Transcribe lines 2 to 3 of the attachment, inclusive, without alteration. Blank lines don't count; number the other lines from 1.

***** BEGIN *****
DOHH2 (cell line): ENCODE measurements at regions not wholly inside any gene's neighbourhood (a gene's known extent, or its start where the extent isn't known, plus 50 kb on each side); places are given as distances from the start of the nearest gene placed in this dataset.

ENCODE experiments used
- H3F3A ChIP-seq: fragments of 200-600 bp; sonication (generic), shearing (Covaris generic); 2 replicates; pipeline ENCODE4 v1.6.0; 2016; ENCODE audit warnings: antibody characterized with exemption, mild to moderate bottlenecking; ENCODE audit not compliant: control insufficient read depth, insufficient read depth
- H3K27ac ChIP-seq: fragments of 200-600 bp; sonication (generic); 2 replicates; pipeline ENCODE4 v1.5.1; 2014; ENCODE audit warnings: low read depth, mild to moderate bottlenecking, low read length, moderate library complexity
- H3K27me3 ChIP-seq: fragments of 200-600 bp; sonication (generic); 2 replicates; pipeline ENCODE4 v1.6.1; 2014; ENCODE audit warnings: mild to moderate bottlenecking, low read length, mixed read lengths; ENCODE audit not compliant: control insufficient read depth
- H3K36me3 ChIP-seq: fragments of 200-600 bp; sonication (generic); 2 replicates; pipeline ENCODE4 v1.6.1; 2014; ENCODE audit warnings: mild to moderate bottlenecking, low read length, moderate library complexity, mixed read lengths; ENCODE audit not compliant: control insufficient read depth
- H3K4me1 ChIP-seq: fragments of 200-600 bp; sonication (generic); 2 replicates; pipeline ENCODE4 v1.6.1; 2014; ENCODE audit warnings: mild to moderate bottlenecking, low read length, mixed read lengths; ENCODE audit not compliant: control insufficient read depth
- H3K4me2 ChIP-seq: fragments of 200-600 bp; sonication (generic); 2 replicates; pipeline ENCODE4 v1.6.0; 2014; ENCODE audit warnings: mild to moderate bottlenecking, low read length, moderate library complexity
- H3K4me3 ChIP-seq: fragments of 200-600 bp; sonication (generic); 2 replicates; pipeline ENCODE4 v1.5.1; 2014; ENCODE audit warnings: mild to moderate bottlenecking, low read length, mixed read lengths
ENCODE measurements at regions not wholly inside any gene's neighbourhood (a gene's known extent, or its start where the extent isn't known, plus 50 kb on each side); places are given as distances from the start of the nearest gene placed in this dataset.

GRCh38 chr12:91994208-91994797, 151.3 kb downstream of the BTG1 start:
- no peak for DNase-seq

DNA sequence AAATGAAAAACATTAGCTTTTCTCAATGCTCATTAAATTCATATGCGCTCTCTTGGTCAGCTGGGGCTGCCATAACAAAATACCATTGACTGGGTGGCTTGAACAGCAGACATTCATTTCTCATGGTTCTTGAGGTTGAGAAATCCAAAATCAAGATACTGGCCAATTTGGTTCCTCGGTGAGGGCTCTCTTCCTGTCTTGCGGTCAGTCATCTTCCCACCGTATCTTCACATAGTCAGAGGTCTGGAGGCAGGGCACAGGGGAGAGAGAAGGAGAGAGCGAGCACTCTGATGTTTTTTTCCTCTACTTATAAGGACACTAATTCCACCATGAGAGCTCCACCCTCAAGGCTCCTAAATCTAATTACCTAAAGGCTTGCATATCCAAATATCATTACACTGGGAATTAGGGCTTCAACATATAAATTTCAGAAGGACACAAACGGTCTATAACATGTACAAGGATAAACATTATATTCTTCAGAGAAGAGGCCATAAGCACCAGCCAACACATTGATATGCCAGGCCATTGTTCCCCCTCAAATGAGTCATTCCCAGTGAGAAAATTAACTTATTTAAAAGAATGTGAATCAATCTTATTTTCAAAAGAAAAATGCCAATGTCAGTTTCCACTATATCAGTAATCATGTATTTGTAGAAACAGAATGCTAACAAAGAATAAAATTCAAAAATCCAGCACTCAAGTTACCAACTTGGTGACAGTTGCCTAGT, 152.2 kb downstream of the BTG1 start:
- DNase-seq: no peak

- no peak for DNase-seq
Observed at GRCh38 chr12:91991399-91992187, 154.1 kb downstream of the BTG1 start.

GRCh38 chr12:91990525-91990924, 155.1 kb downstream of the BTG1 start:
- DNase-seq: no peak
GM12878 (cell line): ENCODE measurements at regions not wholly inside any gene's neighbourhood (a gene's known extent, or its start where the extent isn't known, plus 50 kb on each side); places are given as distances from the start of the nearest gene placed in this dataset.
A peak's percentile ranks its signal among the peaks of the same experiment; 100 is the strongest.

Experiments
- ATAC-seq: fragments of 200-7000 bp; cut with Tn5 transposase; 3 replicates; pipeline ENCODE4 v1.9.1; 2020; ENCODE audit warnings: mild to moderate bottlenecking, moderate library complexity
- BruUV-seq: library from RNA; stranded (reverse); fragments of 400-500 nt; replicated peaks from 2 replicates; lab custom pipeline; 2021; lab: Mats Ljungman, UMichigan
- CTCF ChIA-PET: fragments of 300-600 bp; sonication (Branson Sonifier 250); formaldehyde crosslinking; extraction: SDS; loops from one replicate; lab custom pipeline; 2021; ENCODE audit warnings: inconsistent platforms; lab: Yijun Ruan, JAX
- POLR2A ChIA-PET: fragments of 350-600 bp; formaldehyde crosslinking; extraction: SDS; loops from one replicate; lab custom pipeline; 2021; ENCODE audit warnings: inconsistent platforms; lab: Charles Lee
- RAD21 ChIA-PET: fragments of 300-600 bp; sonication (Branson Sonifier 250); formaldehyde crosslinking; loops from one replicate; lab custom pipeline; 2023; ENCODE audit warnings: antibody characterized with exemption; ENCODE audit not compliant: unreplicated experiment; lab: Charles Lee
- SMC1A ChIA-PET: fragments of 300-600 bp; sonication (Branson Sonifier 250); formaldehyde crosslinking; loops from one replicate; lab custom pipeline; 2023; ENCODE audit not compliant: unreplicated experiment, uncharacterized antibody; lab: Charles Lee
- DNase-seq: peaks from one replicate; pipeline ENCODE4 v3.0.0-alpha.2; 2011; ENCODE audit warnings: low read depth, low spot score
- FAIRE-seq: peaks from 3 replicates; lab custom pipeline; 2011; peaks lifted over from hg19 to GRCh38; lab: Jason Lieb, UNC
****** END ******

ENCODE experiments used
- H3F3A ChIP-seq: fragments of 200-600 bp; sonication (generic), shearing (Covaris generic); 2 replicates; pipeline ENCODE4 v1.6.0; 2016; ENCODE audit warnings: antibody characterized with exemption, mild to moderate bottlenecking; ENCODE audit not compliant: control insufficient read depth, insufficient read depth